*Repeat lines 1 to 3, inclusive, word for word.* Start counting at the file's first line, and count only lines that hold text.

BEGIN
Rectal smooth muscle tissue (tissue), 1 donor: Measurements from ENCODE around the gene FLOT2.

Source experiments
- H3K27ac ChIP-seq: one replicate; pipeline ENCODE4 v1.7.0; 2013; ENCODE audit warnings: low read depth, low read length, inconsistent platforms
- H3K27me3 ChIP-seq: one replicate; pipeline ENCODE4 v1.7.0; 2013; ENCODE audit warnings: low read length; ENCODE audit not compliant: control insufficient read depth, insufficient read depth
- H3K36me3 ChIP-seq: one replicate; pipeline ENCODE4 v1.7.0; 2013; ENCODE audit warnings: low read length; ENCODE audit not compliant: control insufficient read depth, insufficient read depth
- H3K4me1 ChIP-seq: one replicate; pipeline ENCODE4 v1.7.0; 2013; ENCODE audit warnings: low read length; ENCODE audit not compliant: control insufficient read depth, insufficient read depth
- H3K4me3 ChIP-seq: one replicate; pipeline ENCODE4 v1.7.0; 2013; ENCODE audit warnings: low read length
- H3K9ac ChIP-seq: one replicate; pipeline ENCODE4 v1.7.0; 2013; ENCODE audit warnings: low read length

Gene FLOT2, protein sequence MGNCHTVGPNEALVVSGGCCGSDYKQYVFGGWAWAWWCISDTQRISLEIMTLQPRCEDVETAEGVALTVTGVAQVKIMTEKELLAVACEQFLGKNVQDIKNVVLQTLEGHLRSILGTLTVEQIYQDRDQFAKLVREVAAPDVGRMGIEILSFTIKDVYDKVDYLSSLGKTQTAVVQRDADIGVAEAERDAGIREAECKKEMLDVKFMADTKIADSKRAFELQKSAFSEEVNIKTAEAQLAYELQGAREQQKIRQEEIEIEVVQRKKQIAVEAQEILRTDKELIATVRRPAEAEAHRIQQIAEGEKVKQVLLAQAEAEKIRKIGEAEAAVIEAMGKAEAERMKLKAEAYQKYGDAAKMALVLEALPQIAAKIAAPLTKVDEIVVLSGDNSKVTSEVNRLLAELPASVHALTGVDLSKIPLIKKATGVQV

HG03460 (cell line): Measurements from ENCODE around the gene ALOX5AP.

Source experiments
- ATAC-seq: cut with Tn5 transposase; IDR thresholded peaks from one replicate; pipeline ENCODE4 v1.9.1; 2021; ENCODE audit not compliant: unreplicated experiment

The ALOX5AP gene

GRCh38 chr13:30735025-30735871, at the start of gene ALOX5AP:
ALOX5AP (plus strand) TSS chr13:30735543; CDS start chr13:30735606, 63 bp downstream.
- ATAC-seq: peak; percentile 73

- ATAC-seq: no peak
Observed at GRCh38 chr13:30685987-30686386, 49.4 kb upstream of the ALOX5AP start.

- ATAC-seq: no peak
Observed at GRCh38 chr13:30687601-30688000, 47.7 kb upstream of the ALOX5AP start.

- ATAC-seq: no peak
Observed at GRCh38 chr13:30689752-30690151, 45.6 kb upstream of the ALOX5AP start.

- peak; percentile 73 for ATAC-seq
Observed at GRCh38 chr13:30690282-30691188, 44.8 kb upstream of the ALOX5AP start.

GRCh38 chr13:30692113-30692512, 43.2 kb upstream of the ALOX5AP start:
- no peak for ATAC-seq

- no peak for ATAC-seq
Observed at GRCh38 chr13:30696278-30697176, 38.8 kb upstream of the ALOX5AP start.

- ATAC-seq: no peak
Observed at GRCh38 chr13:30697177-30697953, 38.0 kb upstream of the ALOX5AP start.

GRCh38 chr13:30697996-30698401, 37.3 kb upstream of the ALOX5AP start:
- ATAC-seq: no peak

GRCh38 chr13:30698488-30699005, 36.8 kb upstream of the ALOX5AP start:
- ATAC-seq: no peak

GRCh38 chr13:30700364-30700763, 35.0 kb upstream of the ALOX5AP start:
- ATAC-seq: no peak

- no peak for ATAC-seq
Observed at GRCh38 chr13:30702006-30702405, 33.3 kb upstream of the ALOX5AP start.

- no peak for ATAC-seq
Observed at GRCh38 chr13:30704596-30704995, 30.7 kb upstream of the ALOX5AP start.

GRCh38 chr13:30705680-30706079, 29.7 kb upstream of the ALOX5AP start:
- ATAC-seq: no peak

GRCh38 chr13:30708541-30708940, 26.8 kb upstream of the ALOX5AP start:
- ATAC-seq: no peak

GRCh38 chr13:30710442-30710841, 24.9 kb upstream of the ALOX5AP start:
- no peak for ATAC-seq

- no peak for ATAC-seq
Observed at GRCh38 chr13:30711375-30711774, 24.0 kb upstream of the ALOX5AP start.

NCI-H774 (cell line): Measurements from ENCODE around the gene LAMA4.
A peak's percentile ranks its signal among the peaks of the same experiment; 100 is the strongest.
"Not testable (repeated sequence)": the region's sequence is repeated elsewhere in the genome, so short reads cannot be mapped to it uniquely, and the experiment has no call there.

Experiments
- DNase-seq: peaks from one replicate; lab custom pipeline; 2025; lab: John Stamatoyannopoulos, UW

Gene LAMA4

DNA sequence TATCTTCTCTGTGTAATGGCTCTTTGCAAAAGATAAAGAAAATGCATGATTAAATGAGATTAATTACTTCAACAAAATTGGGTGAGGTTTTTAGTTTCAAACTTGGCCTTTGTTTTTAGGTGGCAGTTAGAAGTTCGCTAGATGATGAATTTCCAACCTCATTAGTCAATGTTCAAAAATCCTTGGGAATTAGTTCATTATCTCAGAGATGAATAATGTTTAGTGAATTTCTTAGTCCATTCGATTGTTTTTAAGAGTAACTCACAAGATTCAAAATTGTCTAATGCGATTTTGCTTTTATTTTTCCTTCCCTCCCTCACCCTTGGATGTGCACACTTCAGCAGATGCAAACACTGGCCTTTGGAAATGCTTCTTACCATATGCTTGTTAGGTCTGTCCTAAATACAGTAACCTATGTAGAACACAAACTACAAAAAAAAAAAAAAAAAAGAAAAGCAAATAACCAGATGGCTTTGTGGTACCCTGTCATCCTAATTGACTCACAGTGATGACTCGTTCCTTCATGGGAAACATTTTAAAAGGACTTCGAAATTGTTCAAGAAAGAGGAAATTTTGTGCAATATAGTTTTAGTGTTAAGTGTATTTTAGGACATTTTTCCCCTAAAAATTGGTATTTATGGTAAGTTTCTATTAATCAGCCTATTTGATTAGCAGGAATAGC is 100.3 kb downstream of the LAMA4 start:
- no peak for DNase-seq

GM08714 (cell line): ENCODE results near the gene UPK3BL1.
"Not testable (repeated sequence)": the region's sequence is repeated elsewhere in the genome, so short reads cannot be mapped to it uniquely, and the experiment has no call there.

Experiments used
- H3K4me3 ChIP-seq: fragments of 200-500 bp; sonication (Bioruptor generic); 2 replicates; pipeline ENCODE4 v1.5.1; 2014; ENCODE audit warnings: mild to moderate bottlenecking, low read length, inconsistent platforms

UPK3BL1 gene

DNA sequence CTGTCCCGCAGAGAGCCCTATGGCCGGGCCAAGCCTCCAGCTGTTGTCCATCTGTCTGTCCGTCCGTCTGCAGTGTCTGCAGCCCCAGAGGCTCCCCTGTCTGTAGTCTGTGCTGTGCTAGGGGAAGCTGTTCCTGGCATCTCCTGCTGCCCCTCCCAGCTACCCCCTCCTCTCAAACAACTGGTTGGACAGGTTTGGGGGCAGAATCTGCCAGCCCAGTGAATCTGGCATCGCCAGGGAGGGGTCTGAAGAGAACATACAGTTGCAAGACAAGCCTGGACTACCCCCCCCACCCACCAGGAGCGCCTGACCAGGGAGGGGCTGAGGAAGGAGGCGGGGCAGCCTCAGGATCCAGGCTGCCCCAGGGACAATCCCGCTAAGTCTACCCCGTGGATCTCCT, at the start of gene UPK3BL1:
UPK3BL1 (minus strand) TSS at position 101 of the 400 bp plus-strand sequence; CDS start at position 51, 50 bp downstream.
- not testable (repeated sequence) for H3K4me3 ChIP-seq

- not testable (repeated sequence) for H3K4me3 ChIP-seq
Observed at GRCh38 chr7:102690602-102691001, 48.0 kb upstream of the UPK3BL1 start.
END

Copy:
Rectal smooth muscle tissue (tissue), 1 donor: Measurements from ENCODE around the gene FLOT2.

Source experiments
- H3K27ac ChIP-seq: one replicate; pipeline ENCODE4 v1.7.0; 2013; ENCODE audit warnings: low read depth, low read length, inconsistent platforms